Analyzing the data enabled the company to determine a more efficient balance when choosing among the share of fiber to produce internally, to source from external suppliers, or to purchase on the open market. Big data analysis on varied performance across all products and sites helped manage demand and identify how it could reduce the cost of chemicals and energy within its operations—for example, through calibration of recipes and consumption in the production. As a result, this company managed to reduce costs, improve collaboration between sourcing and key business stakeholders, and upgrade the supplier management and overall sourcing strategy significantly. Sourcing teams were involved early and throughout the full transformation process so as to be more cost efficient if the team were to be sought out to alter the product recipe, and they would rethink sourcing to reduce the quantity of the most expensive ingredients, which are typically chemicals.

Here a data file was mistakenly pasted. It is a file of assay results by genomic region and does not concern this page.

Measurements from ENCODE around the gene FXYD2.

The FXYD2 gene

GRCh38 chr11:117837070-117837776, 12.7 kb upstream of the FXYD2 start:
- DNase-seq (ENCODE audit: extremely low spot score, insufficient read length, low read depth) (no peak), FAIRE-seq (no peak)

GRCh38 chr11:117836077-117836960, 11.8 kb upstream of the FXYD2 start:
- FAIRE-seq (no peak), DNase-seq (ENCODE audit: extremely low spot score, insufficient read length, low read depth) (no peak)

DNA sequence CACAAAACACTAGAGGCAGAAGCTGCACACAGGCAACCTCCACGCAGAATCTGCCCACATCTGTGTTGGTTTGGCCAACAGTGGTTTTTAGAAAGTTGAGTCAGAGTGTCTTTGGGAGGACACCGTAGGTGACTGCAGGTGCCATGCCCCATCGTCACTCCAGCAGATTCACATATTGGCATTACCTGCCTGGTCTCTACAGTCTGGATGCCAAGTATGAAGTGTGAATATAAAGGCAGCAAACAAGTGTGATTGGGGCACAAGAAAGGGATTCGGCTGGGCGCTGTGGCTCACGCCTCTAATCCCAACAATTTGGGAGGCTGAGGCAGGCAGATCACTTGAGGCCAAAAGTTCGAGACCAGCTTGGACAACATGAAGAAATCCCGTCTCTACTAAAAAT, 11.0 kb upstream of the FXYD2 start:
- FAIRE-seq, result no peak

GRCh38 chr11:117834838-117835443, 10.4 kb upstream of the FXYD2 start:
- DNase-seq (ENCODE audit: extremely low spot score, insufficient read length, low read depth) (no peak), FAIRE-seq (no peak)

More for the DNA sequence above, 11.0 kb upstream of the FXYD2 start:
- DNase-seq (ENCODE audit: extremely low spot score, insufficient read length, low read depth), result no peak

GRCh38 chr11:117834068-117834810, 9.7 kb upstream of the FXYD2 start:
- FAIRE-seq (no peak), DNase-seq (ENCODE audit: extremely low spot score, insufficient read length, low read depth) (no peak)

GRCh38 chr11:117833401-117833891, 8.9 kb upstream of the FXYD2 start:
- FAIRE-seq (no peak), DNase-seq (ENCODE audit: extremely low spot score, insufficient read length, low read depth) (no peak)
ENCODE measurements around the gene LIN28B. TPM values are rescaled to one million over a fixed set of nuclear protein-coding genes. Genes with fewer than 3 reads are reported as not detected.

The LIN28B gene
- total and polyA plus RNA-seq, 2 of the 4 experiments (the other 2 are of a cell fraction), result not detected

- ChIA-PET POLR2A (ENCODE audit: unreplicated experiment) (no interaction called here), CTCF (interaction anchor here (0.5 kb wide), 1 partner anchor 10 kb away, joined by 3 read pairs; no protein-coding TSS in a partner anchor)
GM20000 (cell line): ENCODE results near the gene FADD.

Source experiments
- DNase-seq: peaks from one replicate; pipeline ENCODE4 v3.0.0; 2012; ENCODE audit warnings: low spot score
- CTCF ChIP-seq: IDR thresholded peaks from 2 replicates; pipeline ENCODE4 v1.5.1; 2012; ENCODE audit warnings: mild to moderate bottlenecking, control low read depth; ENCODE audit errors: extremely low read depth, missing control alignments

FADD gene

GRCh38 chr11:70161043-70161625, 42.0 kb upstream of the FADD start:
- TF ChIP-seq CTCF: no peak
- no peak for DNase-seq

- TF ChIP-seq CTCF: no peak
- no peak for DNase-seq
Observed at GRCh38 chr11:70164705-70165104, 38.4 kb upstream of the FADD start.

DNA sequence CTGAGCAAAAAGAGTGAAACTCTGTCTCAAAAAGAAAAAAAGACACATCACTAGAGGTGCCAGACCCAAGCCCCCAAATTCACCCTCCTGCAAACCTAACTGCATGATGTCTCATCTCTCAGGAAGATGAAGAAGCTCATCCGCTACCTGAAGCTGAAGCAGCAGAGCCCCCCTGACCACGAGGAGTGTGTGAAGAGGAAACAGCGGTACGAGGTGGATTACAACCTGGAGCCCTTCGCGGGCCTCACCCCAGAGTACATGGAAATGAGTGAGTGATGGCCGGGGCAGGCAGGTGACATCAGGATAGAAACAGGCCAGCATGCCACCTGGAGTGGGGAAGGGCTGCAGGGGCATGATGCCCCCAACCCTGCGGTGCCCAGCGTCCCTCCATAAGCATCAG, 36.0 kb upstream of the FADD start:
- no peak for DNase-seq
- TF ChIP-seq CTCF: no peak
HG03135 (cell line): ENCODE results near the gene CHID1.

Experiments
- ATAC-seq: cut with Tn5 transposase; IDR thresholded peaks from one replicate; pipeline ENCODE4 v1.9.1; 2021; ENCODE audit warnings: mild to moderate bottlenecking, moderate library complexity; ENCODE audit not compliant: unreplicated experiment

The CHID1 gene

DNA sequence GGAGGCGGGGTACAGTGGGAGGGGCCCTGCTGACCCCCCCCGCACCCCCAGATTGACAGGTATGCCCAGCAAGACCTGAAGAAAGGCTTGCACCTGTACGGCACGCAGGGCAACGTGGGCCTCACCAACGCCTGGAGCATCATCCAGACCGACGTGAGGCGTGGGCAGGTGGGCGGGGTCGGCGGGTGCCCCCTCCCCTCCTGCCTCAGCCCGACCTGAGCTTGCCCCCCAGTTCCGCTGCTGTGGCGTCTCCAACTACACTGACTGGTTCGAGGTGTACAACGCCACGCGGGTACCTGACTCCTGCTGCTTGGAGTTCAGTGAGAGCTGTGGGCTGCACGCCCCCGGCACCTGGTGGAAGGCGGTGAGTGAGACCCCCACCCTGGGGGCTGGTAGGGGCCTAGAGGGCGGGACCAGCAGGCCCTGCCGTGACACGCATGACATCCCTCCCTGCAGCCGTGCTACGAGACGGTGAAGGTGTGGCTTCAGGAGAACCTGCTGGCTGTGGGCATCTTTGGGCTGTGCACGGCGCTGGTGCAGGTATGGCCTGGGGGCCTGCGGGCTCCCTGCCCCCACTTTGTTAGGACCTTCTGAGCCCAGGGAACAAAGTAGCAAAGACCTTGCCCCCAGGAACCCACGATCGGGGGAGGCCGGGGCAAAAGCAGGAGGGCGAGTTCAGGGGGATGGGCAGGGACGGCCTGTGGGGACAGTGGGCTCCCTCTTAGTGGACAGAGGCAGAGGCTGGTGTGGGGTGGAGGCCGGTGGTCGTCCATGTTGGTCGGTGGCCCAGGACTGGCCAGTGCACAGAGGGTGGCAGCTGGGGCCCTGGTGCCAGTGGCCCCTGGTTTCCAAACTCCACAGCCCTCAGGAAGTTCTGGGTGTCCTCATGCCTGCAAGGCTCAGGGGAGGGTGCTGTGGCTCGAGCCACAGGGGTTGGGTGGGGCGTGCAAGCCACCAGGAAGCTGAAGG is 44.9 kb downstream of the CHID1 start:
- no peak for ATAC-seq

Past Bain project experience shows that most companies undergoing a full potential transformation use several levers in parallel, with the most successful ones (especially in the private equity setting) sequentially improving in all areas (see Figure 2). Operational excellence and commercial excellence were the most commonly targeted levers and showed the highest return. All in all, companies utilizing the full set of levers were able to achieve a roughly two times EBITDA uplift, truly transforming the business in the process.
Improving operational excellence created the most value in past Bain-supported transformations
How to succeed in a full potential transformation